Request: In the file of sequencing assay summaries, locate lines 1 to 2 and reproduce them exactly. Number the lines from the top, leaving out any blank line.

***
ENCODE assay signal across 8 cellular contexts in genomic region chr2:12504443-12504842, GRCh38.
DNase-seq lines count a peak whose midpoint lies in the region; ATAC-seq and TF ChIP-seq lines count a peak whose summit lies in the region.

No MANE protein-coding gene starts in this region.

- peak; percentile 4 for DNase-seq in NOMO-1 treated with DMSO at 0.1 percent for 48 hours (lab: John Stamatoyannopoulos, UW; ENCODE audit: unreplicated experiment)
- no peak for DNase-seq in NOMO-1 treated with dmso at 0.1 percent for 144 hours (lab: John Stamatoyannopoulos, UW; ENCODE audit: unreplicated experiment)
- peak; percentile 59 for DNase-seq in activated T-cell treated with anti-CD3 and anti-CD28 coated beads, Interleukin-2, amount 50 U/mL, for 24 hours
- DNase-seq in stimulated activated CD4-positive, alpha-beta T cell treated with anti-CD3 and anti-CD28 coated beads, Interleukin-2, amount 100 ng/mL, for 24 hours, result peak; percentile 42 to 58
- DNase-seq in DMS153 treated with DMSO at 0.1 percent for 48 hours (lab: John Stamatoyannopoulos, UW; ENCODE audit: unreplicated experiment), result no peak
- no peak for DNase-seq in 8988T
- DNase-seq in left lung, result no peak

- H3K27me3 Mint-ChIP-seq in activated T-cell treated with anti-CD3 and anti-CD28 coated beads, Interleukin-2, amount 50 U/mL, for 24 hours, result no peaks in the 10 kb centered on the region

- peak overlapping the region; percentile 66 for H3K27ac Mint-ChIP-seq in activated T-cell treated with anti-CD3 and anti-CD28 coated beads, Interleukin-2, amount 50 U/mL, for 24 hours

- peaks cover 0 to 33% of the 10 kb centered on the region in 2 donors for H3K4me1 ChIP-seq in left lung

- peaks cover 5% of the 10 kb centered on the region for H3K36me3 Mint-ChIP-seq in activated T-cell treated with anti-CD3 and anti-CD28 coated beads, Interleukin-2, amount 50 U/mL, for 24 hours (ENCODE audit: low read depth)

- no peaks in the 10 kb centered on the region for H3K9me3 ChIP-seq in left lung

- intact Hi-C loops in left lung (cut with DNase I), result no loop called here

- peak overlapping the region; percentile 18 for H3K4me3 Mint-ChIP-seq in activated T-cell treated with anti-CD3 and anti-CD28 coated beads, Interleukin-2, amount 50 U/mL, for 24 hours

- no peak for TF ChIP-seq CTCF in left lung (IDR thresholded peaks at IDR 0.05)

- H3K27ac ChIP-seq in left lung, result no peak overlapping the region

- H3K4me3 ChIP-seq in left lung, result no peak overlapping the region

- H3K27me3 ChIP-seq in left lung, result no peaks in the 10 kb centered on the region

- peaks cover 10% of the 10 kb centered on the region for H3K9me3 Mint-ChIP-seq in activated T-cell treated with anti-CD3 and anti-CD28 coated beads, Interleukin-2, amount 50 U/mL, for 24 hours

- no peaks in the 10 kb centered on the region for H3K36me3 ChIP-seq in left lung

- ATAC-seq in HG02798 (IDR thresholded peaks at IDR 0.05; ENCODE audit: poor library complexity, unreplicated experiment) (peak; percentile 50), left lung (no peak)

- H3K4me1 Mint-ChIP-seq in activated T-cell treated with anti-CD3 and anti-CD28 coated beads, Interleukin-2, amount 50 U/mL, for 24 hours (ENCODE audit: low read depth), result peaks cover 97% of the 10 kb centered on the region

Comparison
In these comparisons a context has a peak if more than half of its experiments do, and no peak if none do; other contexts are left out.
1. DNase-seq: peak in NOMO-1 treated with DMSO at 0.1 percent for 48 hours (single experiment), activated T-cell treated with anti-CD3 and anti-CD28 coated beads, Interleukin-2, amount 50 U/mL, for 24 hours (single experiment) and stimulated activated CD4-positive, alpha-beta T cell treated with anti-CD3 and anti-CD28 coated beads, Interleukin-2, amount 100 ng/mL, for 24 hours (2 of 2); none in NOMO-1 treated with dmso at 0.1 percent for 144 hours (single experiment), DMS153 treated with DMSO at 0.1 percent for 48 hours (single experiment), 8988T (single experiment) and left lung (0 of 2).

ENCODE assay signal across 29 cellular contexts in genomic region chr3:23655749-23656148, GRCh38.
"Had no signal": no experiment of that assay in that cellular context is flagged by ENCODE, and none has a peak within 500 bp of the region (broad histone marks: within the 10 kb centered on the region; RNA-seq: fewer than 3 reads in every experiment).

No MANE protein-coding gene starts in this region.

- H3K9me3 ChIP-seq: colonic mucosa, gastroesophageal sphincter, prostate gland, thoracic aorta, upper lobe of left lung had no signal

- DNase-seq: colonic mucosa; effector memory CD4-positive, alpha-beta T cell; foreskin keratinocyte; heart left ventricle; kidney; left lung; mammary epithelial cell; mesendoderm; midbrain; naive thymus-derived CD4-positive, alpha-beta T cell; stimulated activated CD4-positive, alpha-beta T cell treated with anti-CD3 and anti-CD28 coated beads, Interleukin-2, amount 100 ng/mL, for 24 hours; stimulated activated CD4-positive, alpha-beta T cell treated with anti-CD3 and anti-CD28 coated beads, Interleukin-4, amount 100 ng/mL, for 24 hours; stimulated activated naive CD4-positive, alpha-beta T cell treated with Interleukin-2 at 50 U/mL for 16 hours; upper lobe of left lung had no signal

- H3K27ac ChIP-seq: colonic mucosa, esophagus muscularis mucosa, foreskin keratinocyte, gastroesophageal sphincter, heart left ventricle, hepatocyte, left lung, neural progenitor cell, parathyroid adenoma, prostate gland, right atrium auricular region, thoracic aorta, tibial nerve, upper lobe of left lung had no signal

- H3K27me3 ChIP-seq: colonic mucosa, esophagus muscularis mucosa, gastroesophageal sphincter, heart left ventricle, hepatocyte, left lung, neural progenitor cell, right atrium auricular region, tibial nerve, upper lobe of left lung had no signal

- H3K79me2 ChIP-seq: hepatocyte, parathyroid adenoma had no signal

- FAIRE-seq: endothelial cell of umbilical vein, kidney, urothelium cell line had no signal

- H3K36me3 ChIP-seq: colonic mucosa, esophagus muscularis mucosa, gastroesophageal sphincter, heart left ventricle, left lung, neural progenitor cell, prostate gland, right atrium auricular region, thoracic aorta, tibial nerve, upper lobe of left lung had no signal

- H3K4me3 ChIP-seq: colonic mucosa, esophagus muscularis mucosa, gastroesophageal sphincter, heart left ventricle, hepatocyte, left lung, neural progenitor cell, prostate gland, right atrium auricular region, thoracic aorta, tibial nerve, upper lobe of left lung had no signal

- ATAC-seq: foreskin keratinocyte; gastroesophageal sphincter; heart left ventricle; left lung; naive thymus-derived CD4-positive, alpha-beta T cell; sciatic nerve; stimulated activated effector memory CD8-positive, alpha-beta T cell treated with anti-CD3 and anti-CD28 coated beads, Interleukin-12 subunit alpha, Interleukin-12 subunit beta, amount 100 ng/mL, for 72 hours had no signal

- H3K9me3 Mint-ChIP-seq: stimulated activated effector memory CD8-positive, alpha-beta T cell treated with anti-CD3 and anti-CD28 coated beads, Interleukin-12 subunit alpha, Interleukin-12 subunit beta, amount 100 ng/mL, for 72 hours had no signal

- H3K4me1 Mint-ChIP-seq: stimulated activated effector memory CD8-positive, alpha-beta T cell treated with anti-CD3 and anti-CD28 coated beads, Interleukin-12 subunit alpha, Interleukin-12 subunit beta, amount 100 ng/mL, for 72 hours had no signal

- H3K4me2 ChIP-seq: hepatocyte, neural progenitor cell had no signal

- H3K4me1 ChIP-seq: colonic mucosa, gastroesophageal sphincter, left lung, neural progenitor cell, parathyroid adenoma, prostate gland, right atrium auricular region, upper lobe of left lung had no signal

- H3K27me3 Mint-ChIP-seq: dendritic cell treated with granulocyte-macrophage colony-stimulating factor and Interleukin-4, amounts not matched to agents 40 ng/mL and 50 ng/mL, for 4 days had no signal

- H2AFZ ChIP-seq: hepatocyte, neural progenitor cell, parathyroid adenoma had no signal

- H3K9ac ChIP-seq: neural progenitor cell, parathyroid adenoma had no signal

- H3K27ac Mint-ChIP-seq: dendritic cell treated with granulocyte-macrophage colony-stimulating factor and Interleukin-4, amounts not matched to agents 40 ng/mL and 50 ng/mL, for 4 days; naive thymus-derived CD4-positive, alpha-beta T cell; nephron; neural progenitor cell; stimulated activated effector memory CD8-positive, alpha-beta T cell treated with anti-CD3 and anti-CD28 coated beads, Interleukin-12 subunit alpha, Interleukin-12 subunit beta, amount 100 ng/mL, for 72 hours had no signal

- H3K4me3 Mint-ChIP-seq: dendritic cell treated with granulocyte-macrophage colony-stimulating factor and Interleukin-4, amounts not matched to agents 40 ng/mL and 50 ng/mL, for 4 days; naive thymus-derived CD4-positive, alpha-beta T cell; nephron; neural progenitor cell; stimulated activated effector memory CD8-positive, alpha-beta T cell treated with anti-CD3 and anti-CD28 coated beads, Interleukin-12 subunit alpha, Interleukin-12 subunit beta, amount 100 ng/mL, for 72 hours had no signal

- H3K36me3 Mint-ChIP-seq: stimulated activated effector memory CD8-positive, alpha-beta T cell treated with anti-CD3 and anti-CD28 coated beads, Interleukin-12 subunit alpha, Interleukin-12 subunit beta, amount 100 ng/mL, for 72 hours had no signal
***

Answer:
ENCODE assay signal across 8 cellular contexts in genomic region chr2:12504443-12504842, GRCh38.
DNase-seq lines count a peak whose midpoint lies in the region; ATAC-seq and TF ChIP-seq lines count a peak whose summit lies in the region.